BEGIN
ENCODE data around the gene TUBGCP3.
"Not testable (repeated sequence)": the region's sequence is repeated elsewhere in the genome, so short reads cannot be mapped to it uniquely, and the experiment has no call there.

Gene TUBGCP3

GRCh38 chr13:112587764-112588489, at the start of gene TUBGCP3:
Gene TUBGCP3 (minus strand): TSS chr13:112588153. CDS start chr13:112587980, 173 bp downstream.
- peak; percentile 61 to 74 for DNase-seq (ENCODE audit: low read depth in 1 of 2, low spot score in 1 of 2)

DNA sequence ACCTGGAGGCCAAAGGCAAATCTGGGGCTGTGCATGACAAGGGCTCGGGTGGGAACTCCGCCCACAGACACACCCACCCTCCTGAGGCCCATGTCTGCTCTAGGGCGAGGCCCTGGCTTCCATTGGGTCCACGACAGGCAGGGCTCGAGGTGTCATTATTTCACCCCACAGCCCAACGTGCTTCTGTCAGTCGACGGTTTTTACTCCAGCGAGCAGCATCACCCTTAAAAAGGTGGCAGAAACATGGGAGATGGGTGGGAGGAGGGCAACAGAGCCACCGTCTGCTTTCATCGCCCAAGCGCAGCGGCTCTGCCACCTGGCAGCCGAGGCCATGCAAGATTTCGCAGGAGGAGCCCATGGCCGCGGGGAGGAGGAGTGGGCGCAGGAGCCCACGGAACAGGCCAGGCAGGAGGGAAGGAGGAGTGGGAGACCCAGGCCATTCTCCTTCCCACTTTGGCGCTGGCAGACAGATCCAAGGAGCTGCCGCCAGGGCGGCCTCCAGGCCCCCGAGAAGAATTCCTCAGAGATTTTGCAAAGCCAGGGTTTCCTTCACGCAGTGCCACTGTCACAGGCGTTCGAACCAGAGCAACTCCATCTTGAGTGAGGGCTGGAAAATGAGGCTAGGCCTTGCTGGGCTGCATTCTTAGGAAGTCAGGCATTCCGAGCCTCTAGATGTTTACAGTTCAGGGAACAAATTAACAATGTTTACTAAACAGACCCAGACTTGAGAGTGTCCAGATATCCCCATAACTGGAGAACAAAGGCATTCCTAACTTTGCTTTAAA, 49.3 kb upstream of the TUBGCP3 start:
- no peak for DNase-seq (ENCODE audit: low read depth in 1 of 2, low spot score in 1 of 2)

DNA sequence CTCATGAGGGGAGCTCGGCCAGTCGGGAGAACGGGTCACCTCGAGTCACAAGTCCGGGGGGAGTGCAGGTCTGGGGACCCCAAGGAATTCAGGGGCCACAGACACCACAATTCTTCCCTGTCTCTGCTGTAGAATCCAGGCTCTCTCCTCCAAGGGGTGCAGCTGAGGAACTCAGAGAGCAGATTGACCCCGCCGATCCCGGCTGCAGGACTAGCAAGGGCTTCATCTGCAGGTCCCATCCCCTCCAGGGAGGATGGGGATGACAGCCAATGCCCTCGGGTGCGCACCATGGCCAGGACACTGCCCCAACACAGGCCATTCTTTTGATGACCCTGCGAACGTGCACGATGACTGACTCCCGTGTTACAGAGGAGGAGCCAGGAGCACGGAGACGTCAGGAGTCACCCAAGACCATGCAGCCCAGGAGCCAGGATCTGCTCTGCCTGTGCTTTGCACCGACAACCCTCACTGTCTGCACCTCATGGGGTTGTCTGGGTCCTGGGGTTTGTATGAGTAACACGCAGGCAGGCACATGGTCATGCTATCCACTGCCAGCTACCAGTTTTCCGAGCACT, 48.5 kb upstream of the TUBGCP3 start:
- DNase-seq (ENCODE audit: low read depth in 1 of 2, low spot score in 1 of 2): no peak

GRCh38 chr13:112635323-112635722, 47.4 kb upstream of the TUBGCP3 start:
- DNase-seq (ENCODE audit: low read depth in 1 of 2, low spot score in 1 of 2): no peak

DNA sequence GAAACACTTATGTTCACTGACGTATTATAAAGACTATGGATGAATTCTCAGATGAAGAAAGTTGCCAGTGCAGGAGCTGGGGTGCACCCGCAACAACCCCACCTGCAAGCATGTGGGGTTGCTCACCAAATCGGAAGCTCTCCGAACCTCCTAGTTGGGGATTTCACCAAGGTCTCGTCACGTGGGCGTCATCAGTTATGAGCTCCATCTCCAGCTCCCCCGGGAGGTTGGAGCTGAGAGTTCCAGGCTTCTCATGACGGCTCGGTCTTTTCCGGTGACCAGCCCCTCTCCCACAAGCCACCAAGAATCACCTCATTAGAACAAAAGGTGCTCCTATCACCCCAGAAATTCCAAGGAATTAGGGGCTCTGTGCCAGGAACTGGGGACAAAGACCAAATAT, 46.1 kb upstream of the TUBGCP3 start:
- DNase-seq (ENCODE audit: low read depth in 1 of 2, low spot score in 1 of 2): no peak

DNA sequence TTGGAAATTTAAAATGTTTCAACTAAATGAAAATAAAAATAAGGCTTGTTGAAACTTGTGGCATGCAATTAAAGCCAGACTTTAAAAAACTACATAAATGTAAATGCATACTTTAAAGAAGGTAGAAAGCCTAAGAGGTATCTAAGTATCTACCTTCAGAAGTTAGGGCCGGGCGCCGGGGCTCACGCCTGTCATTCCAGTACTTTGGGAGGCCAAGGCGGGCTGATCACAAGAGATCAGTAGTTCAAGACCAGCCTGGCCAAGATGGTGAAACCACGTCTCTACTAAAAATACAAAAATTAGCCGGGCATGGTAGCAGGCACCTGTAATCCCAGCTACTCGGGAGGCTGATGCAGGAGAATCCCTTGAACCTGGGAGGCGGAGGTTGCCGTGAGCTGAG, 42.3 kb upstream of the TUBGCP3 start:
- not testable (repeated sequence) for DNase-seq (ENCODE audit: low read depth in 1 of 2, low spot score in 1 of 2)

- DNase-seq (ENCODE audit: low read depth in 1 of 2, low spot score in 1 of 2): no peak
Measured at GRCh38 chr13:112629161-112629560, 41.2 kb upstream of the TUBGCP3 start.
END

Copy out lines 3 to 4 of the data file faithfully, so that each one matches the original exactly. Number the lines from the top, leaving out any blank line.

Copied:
Gene TUBGCP3

GRCh38 chr13:112587764-112588489, at the start of gene TUBGCP3: